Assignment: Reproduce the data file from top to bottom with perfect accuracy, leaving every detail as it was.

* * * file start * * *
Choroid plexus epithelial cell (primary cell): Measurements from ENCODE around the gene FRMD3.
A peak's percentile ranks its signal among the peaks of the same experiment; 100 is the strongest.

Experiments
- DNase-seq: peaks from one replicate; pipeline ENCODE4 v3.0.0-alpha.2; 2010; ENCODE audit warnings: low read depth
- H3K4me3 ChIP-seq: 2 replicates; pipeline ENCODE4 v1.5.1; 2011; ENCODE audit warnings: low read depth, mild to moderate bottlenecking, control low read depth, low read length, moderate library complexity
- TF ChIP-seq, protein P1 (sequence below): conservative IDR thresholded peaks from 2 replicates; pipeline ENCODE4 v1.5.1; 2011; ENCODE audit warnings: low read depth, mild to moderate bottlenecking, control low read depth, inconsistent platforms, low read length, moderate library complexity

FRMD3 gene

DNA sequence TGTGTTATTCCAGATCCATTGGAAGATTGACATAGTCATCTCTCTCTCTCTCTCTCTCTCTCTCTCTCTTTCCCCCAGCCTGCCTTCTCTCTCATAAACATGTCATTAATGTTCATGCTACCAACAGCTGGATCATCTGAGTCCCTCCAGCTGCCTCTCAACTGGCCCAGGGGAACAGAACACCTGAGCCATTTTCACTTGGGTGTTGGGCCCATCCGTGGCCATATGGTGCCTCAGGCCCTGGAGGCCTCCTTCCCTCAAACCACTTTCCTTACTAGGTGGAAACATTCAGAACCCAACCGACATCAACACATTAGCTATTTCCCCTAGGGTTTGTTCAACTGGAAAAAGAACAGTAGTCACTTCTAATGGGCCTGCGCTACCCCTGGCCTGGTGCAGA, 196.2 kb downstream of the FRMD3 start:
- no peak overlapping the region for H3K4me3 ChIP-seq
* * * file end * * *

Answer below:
Choroid plexus epithelial cell (primary cell): Measurements from ENCODE around the gene FRMD3.
A peak's percentile ranks its signal among the peaks of the same experiment; 100 is the strongest.

Experiments
- DNase-seq: peaks from one replicate; pipeline ENCODE4 v3.0.0-alpha.2; 2010; ENCODE audit warnings: low read depth
- H3K4me3 ChIP-seq: 2 replicates; pipeline ENCODE4 v1.5.1; 2011; ENCODE audit warnings: low read depth, mild to moderate bottlenecking, control low read depth, low read length, moderate library complexity
- TF ChIP-seq, protein P1 (sequence below): conservative IDR thresholded peaks from 2 replicates; pipeline ENCODE4 v1.5.1; 2011; ENCODE audit warnings: low read depth, mild to moderate bottlenecking, control low read depth, inconsistent platforms, low read length, moderate library complexity

FRMD3 gene

DNA sequence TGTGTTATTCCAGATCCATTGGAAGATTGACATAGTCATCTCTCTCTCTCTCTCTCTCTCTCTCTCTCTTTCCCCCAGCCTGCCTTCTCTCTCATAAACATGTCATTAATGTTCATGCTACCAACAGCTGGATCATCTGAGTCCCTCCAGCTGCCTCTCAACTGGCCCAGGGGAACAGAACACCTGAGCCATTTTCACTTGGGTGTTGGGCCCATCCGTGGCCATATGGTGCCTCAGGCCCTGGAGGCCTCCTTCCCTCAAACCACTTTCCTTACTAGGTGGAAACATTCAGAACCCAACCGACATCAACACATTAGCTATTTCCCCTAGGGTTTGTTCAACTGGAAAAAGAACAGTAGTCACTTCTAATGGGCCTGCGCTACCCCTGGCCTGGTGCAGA, 196.2 kb downstream of the FRMD3 start:
- no peak overlapping the region for H3K4me3 ChIP-seq